There is always a tension inside companies about whether to build or to buy, whatever the need. A few years ago Dropbox decided it was going to move the majority of its infrastructure requirements from AWS into its own data centers. As you can imagine, it took a monumental effort, but the company believed that the advantages of controlling its own destiny would be worth all of the challenges they faced to get there.
For starters, a company like Dropbox is dealing with a huge number of customers storing an enormous amount of data. The latest numbers are 500 million users and 200,000 business customers. When they made the transition, they had to move an epic 500 petabytes -- that's five followed by 17 zeros -- that had been sitting on AWS servers. (They still use AWS for some workloads.)
The first step was building the infrastructure to replace it. We're talking about a company that had 1500 employees, with just around a dozen on the infrastructure team. This was not a huge operation, yet what they were trying to do was build something themselves at web scale that only a small number of companies with much larger teams had tried to this point.
That included building and equipping three US data centers. It also meant building the network backbone, the infrastructure that facilitated the connections between the US data centers and other facilities they had located throughout the world. When you open Dropbox and request a file, you want your file to download pretty much instantaneously without latency, and it was up to the team to ensure that happened, while trying to navigate between the old system and the new one.
"What’s neat about the backbone is that it's similar to something you might find at Google or Facebook, but we built this with a relatively small team," Dan Williams, head of production engineering at Dropbox told TechCrunch. And that small team had to build the backbone and move all of that the content, all while keeping the service up and running.
Ultimately though the company was willing to make this massive move because it craved control over its infrastructure. Williams admitted that when it comes to making a decision like this, there are always concessions, but in the end the trade-offs were worth it to them. "For us, it was about quality and control and management. We know there are solid third parties out there with [high] quality and performance, but we felt ours could be equal or even better because we know the system so well."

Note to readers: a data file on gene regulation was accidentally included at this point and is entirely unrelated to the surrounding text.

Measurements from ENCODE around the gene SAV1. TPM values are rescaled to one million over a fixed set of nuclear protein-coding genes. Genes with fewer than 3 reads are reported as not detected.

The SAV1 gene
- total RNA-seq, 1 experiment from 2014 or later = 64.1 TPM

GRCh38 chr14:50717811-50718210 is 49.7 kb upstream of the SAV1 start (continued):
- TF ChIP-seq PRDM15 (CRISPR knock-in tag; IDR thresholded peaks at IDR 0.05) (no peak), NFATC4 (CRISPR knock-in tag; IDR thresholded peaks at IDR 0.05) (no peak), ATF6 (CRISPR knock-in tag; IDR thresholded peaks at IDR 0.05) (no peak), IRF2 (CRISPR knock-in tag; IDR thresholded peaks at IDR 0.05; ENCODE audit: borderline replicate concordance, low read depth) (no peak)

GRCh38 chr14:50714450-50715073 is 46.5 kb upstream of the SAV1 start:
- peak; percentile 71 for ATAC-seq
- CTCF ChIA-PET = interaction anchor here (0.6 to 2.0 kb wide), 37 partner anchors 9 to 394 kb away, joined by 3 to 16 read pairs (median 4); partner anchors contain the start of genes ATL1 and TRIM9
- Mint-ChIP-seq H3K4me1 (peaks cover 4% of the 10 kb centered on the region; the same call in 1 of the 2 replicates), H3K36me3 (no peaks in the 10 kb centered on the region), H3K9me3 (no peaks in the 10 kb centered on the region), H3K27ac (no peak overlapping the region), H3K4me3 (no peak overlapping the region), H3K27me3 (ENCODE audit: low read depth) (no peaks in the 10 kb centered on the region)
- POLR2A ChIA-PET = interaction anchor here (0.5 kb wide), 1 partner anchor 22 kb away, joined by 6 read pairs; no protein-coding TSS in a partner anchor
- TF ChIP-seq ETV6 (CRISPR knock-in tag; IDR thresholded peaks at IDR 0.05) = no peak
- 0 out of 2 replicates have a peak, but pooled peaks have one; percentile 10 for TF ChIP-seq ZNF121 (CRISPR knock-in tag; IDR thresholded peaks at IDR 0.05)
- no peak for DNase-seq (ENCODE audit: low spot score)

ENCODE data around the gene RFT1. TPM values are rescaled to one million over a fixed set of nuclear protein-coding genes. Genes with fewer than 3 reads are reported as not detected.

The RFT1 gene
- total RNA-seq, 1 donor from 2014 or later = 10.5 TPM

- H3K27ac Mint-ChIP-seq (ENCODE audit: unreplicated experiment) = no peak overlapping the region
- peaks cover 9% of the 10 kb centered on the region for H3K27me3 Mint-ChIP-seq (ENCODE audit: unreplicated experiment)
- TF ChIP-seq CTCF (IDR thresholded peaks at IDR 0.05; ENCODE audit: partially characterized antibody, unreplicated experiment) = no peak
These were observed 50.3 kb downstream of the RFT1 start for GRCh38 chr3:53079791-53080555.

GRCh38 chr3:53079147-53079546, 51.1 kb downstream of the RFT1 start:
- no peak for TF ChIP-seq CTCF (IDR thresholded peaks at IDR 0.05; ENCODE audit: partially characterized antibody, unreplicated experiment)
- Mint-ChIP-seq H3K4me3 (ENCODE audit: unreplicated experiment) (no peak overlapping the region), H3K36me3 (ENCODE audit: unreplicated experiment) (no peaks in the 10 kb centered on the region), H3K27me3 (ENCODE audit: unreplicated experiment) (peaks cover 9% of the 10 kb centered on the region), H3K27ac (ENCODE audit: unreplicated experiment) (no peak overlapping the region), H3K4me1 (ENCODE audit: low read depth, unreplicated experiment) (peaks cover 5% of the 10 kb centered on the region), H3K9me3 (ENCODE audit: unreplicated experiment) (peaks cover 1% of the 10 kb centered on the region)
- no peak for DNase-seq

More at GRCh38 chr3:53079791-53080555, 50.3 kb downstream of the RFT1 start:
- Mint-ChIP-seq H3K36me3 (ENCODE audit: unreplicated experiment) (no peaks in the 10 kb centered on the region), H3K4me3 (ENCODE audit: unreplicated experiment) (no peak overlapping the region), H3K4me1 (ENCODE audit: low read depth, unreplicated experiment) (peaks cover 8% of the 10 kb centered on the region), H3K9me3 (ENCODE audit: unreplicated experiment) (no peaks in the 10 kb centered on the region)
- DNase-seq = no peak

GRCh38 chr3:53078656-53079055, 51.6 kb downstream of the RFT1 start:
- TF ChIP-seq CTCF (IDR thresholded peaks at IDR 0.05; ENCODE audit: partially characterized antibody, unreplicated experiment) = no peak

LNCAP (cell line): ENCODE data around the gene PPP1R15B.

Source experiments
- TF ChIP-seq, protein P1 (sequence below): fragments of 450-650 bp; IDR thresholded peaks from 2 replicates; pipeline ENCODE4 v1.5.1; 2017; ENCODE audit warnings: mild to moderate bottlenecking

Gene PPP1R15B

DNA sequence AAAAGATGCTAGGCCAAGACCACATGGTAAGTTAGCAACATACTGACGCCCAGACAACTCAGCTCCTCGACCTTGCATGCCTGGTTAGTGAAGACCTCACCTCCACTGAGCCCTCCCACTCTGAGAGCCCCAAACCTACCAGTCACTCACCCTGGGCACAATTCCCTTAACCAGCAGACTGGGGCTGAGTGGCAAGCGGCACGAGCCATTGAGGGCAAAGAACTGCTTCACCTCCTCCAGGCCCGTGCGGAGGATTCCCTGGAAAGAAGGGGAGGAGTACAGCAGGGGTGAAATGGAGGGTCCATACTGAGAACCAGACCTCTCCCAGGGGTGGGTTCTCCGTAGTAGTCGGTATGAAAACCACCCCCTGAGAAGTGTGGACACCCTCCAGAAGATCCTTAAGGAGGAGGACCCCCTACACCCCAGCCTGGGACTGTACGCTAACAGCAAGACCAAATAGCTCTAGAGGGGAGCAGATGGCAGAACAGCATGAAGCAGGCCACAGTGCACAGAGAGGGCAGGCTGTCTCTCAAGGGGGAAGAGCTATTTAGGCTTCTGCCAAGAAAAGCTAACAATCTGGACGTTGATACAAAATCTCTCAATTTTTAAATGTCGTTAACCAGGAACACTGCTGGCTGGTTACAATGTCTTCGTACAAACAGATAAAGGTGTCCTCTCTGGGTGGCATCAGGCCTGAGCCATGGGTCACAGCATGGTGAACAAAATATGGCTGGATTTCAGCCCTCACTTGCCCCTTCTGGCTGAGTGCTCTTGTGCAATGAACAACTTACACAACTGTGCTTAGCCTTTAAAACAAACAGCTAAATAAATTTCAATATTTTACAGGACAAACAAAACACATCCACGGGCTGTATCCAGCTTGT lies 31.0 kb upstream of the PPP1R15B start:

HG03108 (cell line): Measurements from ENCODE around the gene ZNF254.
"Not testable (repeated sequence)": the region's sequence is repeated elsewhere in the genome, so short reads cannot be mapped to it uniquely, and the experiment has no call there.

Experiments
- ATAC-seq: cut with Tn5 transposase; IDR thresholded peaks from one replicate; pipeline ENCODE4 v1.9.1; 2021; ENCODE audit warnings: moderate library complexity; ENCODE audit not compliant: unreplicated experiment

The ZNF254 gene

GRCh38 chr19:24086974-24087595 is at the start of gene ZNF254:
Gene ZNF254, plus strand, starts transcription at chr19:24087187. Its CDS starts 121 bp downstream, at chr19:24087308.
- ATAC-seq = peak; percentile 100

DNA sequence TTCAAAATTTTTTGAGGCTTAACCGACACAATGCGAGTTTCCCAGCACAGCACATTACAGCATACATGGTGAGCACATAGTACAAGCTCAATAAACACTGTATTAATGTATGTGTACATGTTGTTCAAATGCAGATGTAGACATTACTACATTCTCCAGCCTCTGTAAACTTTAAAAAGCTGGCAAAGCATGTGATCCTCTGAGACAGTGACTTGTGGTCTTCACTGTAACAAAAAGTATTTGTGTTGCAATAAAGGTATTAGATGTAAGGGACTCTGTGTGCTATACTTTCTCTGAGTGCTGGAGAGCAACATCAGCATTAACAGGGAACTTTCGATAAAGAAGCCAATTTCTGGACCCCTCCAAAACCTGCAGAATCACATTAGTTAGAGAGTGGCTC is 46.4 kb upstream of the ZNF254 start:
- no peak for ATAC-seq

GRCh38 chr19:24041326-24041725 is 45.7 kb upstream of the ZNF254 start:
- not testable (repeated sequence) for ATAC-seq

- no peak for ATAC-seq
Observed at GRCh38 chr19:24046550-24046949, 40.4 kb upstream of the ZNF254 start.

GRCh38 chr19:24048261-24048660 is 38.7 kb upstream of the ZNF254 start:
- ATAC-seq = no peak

Williams says for Dropbox, building the network was a business decision and it has had a positive impact on the business overall. "I think it could be argued in fact that anyone who has built a decent-sized network like this has had some effect on the business in a positive way that is actually building trust for the user and getting more users to adopt the product or service based on the quality of the service" Williams explained.
The new system has certainly had a positive impact on Dropbox's reputation with enterprise IT too. Back in the day, Dropbox often had a bad rep with IT because of unauthorized usage inside large organizations. Today, the Dropbox Business line of products combined with this in-house infrastructure and network has created a level of trust they didn't have before. Williams points out that they have such detailed insight into the networking operation, they can use that data as a sales driver, even though they didn't end up charging for this change.
"One of our core beliefs is providing a high-performance, low-expense product." He believes that's why they have been able to retain old customers through this transition, while also growing the user base over time.
Whether the cost of ownership went down in real terms, the company believes it achieved its objectives by building it themselves. "While cost is always something that we consider, our goal with our network expansion was to improve performance, reliability, flexibility and control for our users -- which we have succeeded in doing," a company spokesperson told TechCrunch.
That build versus buy decision is never an easy one, especially for a company the size of Dropbox, which had to walk the line between the two systems while it made the transition, but today it appears to have paid off in a big way for them.